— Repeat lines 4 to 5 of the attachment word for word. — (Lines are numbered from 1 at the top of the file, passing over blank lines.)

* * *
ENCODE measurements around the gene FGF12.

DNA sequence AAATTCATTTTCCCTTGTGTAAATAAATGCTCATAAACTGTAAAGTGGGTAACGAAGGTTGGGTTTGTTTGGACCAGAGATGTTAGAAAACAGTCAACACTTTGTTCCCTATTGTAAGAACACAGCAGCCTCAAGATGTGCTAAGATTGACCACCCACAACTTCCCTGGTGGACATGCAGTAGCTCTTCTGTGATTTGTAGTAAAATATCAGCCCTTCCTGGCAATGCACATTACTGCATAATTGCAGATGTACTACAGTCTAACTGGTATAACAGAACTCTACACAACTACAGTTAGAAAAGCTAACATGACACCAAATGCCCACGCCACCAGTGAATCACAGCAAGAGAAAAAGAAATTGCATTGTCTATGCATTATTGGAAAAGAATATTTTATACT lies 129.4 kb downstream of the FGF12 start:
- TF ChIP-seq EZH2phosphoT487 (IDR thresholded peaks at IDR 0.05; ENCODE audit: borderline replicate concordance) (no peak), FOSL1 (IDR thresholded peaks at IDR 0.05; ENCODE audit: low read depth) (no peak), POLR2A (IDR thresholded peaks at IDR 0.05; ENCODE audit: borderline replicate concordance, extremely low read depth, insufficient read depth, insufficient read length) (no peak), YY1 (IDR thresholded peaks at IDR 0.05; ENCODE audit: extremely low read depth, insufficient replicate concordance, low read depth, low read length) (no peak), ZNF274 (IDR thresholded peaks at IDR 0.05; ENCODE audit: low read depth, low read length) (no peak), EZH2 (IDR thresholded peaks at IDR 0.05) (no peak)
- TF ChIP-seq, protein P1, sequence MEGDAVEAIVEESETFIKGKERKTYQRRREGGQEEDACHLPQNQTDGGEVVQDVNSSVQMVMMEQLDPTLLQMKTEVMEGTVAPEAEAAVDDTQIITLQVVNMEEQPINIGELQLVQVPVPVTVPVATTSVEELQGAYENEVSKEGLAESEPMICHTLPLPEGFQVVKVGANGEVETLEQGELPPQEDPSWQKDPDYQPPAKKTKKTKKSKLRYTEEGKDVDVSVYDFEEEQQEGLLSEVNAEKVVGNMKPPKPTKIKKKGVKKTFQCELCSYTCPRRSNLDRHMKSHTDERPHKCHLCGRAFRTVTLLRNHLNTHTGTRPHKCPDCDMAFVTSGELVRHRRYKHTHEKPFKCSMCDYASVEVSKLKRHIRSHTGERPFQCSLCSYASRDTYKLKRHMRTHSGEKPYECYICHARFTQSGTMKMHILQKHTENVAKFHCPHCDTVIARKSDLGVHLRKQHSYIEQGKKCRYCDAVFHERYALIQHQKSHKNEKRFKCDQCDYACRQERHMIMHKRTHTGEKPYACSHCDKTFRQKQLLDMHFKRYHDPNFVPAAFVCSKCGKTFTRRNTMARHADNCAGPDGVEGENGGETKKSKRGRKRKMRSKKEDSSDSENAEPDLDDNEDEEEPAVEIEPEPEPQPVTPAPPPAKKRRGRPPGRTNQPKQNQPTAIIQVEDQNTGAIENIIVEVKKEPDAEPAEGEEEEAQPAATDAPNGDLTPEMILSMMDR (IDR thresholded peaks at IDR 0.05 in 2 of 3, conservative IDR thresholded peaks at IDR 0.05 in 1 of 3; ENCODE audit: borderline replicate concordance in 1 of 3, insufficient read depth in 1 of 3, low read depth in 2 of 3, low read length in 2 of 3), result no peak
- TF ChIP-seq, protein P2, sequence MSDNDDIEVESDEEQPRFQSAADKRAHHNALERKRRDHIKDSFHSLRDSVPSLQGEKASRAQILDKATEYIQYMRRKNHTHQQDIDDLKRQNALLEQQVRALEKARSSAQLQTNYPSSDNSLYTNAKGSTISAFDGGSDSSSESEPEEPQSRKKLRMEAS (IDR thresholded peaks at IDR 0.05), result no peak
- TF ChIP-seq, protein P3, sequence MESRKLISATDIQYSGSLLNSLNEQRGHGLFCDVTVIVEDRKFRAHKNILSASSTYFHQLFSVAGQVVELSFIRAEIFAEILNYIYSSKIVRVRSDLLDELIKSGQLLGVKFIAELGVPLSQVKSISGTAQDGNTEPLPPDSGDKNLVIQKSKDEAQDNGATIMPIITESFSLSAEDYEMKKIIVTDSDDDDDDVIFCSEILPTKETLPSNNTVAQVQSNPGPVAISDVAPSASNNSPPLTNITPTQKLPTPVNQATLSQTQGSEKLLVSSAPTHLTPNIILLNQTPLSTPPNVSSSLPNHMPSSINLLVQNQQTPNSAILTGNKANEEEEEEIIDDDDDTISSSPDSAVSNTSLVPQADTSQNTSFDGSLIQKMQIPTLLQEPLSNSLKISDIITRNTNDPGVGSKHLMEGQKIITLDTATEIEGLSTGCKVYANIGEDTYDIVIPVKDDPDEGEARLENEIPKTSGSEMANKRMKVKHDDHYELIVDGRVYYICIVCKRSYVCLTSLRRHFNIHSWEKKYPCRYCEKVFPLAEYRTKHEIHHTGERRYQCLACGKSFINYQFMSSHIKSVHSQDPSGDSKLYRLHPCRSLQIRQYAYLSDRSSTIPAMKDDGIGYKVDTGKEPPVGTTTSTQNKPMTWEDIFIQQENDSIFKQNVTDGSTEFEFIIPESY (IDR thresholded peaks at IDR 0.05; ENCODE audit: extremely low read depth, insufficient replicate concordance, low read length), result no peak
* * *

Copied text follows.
- TF ChIP-seq, protein P1, sequence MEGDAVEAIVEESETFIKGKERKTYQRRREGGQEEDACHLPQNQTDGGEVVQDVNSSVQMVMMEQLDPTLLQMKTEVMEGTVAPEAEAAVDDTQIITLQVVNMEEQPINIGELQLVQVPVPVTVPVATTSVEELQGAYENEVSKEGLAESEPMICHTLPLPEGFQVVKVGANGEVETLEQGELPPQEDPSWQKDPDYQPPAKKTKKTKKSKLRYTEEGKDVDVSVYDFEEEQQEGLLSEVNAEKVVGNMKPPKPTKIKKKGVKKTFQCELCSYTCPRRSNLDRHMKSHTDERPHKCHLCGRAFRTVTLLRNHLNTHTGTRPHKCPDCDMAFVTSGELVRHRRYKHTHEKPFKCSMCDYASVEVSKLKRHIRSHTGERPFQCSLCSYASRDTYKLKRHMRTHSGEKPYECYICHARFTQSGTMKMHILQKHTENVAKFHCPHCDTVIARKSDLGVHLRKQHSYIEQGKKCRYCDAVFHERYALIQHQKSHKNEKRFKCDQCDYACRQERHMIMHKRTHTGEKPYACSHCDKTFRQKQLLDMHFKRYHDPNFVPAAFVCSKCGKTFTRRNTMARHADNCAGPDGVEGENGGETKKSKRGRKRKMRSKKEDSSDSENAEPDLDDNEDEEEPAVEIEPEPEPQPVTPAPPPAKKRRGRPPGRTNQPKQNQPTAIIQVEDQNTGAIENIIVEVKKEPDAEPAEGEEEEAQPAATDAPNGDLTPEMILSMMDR (IDR thresholded peaks at IDR 0.05 in 2 of 3, conservative IDR thresholded peaks at IDR 0.05 in 1 of 3; ENCODE audit: borderline replicate concordance in 1 of 3, insufficient read depth in 1 of 3, low read depth in 2 of 3, low read length in 2 of 3), result no peak
- TF ChIP-seq, protein P2, sequence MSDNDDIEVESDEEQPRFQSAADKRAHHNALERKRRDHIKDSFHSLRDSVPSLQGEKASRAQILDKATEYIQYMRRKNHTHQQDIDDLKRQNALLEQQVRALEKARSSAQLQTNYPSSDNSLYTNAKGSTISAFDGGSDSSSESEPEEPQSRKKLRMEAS (IDR thresholded peaks at IDR 0.05), result no peak